Society must help to stop repeat offenders

Tuesday, June 30, 2009

Cape Town - A high rate of repeat offenders in South African prisons posed a major challenge not only for the Department of Correctional Services, but for all of society, said Minister of Correctional Services, Nosiviwe Mapisa-Nqakula.

Speaking to the media shortly before her Budget Vote on Tuesday, the minister said the department could take responsibility for programmes offered in correctional facilities but the real challenge was for society to help stop repeat offenders.

"We can't blame any one entity for repeat offenders. We all need to look at how we can stop this. I visited Pollsmoor yesterday where I met with 30 young girls aged between 16 and 20. About 90 percent of these young women were repeat offenders," she said.

"How does one get an 18-year-old in prison who has been there twice before already? How do we have a 16-year-old girl who is an armed robber? Or another who knows how to commit credit-card fraud. Many are influenced by their gangster boyfriends.

"There is a lot of pain. You talk to them and ask them about their lives. Most come from dysfunctional families and communities," the minister said.

She said many don't have mothers or don't know where their fathers are, while some are brought up by relatives.

"When they leave prison, it is hard for them to re-integrate into society. It feels like their family is the one they have in prison, so they return to prison," she said.

Social integration is a challenge for society more so than for correctional services. Society needs to stop stigmatising people who have spent time in prison and give them a chance to use the skills they learnt in prison programmes.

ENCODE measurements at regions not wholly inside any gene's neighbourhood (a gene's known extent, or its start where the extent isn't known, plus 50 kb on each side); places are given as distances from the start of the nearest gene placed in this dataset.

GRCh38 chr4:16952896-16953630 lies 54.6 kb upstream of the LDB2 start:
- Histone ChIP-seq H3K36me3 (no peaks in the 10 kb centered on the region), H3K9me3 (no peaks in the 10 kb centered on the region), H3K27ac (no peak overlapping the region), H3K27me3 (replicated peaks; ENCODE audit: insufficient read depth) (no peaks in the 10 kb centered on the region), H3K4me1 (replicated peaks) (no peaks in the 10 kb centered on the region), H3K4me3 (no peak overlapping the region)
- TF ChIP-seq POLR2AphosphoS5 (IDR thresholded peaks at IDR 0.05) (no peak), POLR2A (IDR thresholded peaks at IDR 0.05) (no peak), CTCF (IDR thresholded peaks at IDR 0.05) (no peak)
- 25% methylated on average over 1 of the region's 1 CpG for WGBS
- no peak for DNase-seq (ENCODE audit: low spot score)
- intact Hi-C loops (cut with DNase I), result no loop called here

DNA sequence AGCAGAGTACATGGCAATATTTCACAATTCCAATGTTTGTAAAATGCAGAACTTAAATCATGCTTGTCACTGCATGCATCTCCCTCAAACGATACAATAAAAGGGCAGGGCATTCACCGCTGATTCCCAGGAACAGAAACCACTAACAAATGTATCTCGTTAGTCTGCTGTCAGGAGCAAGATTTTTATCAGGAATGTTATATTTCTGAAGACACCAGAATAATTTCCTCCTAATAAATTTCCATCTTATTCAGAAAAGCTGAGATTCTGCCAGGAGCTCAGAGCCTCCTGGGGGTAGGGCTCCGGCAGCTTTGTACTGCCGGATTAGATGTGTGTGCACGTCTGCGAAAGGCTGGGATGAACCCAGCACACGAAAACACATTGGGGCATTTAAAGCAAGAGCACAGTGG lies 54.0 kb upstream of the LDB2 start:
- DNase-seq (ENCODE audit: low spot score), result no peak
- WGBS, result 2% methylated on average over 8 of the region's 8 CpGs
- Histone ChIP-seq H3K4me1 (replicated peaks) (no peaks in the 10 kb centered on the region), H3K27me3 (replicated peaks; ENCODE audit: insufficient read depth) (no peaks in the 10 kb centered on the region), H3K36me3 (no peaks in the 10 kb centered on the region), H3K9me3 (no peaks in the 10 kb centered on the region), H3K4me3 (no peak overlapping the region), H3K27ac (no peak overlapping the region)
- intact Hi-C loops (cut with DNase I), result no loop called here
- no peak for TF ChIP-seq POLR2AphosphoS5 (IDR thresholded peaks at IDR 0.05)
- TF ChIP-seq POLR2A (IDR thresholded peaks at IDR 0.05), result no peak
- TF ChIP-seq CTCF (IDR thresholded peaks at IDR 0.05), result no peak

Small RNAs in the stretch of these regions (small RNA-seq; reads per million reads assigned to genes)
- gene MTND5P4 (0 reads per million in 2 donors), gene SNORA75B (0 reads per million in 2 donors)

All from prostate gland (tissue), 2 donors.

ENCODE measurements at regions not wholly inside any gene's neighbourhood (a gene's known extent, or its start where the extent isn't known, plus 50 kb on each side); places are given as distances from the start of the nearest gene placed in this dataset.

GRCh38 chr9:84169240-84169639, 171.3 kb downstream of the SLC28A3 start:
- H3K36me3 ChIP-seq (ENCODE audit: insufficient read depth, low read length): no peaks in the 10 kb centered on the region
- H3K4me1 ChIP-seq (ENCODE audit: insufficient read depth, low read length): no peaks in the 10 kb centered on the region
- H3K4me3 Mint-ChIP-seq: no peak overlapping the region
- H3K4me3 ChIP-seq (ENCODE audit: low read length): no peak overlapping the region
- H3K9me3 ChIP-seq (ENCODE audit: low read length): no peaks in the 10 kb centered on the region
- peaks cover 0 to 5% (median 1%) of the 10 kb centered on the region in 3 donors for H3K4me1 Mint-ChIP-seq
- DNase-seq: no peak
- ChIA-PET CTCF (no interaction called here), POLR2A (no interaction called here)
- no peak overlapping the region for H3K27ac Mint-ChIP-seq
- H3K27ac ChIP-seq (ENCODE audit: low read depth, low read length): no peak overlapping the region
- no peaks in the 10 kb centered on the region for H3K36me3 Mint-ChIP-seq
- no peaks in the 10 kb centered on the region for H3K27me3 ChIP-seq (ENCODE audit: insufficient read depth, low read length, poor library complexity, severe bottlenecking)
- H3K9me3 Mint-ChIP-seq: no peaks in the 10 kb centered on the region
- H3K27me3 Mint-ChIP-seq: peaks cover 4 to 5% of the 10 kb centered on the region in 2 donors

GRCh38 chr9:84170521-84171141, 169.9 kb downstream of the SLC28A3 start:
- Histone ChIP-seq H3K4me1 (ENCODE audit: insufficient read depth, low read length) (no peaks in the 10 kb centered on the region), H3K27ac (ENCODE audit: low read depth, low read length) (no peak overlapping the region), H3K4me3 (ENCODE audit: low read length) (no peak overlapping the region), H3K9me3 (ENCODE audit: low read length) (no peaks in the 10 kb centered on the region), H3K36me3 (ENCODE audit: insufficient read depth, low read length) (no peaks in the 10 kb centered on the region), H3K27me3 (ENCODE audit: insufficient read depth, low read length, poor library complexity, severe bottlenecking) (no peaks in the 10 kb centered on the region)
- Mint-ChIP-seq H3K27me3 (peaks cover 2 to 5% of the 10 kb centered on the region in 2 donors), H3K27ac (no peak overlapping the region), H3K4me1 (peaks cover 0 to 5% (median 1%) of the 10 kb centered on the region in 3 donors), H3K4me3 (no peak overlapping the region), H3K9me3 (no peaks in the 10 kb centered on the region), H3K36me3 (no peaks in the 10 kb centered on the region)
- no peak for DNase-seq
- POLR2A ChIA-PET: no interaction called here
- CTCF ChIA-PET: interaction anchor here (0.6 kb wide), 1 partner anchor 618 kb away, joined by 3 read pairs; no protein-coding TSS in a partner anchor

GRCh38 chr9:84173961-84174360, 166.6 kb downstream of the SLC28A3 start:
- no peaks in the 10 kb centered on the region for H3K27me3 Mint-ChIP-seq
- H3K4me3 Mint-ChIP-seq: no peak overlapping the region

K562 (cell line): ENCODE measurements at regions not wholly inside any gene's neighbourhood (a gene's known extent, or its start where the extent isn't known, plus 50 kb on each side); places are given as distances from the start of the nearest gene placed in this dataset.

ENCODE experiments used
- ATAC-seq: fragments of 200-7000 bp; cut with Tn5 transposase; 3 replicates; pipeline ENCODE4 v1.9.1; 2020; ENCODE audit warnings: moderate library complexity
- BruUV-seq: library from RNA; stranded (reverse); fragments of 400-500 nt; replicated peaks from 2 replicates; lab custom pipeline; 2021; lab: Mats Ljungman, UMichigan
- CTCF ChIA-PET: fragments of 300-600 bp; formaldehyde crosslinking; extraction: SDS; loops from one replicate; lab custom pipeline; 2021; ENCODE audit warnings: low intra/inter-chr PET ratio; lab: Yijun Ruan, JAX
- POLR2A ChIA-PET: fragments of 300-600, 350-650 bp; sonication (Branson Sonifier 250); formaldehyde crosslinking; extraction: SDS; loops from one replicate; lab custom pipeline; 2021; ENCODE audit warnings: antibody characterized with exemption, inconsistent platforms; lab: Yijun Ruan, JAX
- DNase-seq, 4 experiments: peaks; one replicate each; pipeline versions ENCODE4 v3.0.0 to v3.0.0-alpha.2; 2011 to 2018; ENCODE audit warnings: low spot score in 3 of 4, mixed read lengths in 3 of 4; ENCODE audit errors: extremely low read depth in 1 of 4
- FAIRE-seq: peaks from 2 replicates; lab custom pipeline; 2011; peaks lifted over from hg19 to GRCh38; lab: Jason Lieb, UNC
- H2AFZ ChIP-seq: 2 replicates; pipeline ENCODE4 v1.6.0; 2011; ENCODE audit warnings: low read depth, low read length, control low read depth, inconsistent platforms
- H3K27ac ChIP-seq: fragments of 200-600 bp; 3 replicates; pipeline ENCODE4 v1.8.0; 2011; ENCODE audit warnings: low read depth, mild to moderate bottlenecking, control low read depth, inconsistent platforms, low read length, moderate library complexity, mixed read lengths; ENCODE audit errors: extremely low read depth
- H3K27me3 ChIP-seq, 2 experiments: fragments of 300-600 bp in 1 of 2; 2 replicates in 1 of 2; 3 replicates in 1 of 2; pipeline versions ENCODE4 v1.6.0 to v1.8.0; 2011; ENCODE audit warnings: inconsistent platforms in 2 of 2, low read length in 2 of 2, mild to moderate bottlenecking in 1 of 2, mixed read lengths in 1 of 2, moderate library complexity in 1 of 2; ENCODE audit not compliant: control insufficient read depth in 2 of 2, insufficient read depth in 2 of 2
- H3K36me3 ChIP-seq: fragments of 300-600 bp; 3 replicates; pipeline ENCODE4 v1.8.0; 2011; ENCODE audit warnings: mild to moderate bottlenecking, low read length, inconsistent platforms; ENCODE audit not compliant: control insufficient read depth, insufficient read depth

The crux of the matter is the attitude of society, the minister said, adding that when the offenders are out of prison they have nothing to look forward to. "Many don't have a family. We need to drop the stigma."

The minister said that when offenders leave prison they must be accommodated by society and be helped to stay away from crime and away from prison.

Government was also looking at introducing a one fingerprint database so that it would be easier, among other things, to identify repeat offenders.

Overcrowding and HIV/AIDS continued to be issues the department struggled with. Of the 115 753 sentenced offenders over 19 000 were HIV-positive.

Many also suffered from chronic illnesses such as diabetes and high blood pressure, she said, adding that health care in prisons had to be seen as part of the nation's health care.

On overcrowding, the minister said the number of awaiting trial detainees (ATDs) continued to increase as 77 percent of ATDs did not have bail.

Also there were more offenders serving more than 10 years in prison. "We are looking at various ways to bring down overcrowding particularly as pertains to ATD," she said.

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